Caro Meets Theatre Interview

John Gorick: The Trials Of Oscar Wilde

By | Published on Sunday 24 March 2019

You’re possibly already aware of the play ‘The Trials Of Oscar Wilde’, written by John O’Connor and direct Wilde descendent Merlin Holland, as it’s been performed in London before, to great acclaim.

Luckily for those who haven’t yet managed to take it in, it’s in on in the capital for a few days as part of a tour. To find out more about the play and the production, I spoke to John Gorick, who plays Wilde.

CM: Can you start by telling us about the narrative of the play? How does the play approach this angle of Wilde’s life?​
JG: The play uses verbatim text from the actual trials of Oscar Wilde at the end of the 19th century. First, the libel trial, when he tried to sue the Marquess of Queensbury for calling him a “sodomite” in public. And then the criminal trial, when he was consequently imprisoned for his homosexuality.

CM: What themes and ideas are raised by the play? Would you regard it as political?
JG: Yes, it is political as well as personal. Gay rights are still, obviously, a global political issue but the play also resonates with recent celebrity sex scandals, how the press reacts in those situations and how opinion can divide so strongly over these personal crises. It also speaks a lot about the fundamental complexity of human nature. There is no doubt that Oscar did some bad things (he betrayed his wife in a very flagrant way) and yet he is still adored for his genius wit and compelling persona. But he was put in gaol for something that should not have been a crime and he was made an example (he received a draconian sentence) in a very vindictive way.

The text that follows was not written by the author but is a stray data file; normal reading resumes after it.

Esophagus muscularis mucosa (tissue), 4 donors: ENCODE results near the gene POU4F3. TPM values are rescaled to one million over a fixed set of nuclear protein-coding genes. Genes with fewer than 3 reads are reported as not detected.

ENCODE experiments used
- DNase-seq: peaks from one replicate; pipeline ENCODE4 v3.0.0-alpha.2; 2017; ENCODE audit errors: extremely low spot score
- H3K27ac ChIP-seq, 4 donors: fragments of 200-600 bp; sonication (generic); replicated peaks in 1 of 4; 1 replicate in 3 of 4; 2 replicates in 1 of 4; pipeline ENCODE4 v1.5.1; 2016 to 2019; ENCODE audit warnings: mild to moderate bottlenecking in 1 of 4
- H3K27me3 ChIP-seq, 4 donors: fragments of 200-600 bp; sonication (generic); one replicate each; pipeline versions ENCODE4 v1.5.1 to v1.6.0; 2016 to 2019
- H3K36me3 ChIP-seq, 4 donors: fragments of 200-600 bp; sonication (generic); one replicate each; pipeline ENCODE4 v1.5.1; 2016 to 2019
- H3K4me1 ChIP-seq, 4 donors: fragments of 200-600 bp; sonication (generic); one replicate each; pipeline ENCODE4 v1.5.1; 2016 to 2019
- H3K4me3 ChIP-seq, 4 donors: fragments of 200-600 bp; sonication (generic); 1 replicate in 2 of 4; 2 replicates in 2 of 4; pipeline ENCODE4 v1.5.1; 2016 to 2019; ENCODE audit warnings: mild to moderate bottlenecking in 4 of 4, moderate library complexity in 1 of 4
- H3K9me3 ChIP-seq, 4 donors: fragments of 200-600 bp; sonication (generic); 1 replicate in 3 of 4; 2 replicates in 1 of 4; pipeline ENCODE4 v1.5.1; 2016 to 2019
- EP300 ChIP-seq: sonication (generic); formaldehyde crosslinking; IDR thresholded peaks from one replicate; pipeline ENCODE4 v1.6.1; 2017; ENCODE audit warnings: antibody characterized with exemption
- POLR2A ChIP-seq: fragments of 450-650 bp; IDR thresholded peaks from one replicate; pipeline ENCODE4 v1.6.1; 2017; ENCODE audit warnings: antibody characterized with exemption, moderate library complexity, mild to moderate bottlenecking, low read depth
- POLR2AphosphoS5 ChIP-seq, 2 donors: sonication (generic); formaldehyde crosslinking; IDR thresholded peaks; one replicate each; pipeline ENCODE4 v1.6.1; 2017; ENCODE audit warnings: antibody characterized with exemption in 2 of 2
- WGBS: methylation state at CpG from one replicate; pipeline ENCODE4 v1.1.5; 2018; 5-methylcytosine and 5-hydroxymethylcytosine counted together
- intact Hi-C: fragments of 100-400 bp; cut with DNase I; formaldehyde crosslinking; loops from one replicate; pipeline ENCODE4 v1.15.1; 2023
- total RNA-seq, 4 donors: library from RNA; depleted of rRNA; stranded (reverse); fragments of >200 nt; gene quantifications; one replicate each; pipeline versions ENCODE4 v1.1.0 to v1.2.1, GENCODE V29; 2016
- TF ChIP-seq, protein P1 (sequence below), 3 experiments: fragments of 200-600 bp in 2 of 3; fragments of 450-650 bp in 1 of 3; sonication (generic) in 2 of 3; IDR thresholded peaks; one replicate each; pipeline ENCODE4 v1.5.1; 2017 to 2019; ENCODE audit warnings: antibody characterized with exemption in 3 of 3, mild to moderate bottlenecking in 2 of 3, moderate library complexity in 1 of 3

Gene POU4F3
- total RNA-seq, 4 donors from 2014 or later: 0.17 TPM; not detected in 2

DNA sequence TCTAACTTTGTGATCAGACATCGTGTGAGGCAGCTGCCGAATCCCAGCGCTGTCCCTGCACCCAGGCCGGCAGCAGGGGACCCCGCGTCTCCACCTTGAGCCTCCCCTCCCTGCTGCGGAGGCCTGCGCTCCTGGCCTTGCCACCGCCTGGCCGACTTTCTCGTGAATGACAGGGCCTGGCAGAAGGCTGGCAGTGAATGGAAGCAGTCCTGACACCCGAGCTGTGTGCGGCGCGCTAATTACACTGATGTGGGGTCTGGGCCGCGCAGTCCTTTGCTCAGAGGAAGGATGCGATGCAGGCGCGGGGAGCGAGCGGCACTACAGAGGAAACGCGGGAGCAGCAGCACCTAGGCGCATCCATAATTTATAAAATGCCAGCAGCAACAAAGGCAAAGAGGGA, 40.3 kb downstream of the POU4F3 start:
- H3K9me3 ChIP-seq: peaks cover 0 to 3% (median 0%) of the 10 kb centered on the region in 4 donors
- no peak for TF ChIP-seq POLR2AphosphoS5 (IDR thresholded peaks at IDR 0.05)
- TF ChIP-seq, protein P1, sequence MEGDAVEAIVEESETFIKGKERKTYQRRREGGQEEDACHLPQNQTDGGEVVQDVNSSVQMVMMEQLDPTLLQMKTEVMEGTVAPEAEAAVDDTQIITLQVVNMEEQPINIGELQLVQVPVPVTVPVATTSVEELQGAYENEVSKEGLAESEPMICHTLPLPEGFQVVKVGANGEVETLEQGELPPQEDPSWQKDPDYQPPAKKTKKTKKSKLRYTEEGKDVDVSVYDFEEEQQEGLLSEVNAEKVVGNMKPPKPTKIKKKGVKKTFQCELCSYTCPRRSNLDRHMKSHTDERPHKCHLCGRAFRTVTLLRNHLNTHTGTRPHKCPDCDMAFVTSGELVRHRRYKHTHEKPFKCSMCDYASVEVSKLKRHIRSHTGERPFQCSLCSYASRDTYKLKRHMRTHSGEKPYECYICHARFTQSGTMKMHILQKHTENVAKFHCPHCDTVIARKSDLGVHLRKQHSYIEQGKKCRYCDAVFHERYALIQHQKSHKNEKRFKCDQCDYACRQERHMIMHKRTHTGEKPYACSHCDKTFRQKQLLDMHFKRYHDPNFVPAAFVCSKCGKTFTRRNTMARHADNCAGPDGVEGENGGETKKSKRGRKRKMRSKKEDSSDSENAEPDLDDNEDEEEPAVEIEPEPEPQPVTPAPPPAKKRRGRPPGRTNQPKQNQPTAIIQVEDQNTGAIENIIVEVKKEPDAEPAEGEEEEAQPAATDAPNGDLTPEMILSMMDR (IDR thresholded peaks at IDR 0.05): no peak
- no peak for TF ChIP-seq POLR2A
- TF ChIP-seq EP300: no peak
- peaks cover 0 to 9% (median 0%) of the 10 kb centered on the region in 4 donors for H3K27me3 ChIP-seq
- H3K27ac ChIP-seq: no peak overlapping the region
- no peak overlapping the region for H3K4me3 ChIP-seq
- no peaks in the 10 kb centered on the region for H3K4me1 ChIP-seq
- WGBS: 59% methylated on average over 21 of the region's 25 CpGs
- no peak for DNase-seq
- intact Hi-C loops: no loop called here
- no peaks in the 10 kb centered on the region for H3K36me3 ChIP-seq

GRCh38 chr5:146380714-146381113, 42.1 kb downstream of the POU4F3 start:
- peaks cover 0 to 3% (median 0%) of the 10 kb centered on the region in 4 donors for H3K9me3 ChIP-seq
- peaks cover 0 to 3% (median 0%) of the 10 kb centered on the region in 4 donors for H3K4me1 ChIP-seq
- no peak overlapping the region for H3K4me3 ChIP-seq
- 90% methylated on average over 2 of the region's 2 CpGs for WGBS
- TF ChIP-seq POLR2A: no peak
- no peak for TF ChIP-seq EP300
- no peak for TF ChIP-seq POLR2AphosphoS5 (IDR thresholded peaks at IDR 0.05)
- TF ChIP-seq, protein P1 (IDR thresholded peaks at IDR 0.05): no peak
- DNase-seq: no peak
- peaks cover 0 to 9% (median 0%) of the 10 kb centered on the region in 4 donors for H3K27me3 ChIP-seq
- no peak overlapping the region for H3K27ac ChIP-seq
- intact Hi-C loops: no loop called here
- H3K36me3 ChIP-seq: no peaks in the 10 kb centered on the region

CM: What attracted you to this role? What do you like about it?
​JG: It’s that complexity of character that is appealing. Of course, you get some great lines, because he is incredibly erudite and witty under courtroom pressure. But he is also very flawed, foolish, occasionally heartless and exceptionally self-regarding! He’s a fascinating, entertaining, layered icon.

CM: How did you prepare to play it?
JG: There are some great biographies of Oscar for research. And living in London, a lot of the locations referenced in the play are still there to explore.

CM: Can you tell us about the writing team behind the play? I know that John O’Connor is also directing, but has Merlin Holland been directly involved with the production?
JG: Yes, Merlin (Oscar’s grandson) was very much involved in co-writing the text and we saw quite a lot of him during the previous production with European Arts five years ago. John has also been directing this time, and Merlin will be doing a Q&A before the play when we perform in Harrow on 24 Apr.

CM: And can you tell us a bit about the cast – who are they and who do they play?
JG: Rupert Mason plays the Marquess of Queensbury, Edward Carson QC and other roles, Patrick Knox plays Sir Edward Clarke QC and others and Benjamin Darlington plays the rent boy Charles Parker (one of the witnesses used against Oscar) and many other roles​.

CM: It looks like you’re at the start of quite a long tour – how do you cope with all the coming and going?
JG: It’s actually not that long compared with others. With touring, as long as you all get on well (and we do!), it’s not a problem.

CM: Can we talk a bit about you now? How did you end up in a theatrical career, was it something you always aspired to?
JG: Ever since childhood I have loved going to the theatre and also performing. Initially I did the ‘sensible’ thing and started a conventional business career but then in my late 20s I had a change of heart and did the ‘foolish’ thing and trained for an acting life!

CM: What aims and ambitions do you have for the future?
​JG: To keep working as long as I enjoy it and people will employ me.

CM: What’s coming up for you next after this?
JG: A holiday in Northern Macedonia!

‘The Trials Of Oscar Wilde’ is on at Greenwich Theatre from 2-6 Apr, see the venue website here for details. | |